func messageCreate(s *discordgo.Session, m *discordgo.MessageCreate) {

	// Ignore all messages created by the bot itself
	// This isn't required in this specific example but it's a good practice.
	if m.Author.ID == s.State.User.ID {
	// If the message is "ping" reply with "Pong!"
	if m.Content == "ping" {
		s.ChannelMessageSend(m.ChannelID, "Pong!")

	// If the message is "pong" reply with "Ping!"
	if m.Content == "pong" {
		s.ChannelMessageSend(m.ChannelID, "Ping!")
FROM golang:1.13.0-stretch AS builder


WORKDIR /build

# Let's cache modules retrieval - those don't change so often
COPY go.mod .
COPY go.sum .
RUN go mod download

# Copy the code necessary to build the application
# You may want to change this to copy only what you actually need.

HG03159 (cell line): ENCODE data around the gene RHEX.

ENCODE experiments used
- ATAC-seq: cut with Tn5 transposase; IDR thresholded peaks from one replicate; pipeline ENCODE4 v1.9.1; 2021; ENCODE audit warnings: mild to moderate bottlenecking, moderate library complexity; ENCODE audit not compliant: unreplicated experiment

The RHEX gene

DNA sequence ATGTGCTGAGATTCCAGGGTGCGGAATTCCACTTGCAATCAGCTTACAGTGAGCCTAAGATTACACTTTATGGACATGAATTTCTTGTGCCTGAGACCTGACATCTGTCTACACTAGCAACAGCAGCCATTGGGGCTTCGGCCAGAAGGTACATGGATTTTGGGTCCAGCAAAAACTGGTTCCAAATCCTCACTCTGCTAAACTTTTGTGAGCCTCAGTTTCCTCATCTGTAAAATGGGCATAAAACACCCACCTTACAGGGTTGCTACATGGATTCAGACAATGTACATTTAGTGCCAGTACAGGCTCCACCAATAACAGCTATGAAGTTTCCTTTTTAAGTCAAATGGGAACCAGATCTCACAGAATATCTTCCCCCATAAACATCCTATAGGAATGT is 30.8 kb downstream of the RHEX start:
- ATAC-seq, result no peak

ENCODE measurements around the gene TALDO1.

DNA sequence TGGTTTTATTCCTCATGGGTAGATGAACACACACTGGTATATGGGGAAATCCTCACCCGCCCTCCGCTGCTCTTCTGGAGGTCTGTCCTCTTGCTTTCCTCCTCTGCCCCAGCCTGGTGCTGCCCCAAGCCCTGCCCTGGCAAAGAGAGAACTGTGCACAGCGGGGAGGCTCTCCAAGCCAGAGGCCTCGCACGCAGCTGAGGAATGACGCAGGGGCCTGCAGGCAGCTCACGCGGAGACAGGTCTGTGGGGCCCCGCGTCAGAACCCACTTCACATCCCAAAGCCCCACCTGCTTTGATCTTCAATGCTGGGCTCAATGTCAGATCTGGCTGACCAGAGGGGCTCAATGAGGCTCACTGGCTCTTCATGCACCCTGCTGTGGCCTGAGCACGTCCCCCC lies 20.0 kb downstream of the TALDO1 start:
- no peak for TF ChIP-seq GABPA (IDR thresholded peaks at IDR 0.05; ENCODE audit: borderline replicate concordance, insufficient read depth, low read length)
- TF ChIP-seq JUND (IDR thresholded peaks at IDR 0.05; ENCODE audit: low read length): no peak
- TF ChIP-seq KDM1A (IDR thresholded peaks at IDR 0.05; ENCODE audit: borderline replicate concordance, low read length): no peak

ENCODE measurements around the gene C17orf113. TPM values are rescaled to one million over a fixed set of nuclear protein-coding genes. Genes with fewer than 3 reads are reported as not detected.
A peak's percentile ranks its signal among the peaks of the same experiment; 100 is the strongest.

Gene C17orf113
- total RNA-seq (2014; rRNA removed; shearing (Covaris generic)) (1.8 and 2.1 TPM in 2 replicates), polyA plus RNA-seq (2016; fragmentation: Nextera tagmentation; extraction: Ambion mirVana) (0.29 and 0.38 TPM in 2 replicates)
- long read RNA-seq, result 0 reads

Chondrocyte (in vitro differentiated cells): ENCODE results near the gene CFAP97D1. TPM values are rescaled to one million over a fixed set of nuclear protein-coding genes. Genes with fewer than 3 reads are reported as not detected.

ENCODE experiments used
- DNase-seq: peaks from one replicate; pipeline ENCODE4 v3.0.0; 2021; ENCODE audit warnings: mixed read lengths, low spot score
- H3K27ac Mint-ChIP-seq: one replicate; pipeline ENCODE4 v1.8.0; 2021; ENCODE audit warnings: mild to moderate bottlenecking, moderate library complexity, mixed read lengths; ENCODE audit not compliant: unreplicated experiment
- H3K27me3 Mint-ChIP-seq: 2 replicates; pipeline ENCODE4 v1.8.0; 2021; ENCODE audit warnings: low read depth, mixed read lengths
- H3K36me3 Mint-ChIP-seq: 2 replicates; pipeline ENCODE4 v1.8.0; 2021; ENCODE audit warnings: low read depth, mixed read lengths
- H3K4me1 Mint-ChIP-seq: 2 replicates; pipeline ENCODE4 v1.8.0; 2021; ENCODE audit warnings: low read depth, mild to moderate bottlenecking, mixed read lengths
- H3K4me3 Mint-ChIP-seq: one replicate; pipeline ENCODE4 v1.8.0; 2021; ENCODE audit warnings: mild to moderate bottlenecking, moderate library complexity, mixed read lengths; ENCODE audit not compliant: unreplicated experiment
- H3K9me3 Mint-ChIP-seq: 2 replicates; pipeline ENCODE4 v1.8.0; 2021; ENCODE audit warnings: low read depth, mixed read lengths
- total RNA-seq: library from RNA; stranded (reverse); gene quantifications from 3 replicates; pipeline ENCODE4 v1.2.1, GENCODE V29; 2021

COPY . .

# Build the application
RUN go build .

# Let's create a /dist folder containing just the files necessary for runtime.
# Later, it will be copied as the / (root) of the output image.
RUN cp /build/stalk-bot-discord  ./stalk-bot-discord

CMD ["/dist/stalk-bot-discord"]

The absolute easiest way to do this would be to follow AWS’s guide on creating a repository in ECR and then pushing the Docker image we created above. I recommend having the Amazon ECR Credential Helper installed for this bit.

1. Task Definition

Follow the tutorial Creating a Task Definition. Keep everything to their defaults except the Launch Type Compatibility - choose EC2, it will allow us to take advantage of AWS’s free tier when creating and using our cluster

2. Cluster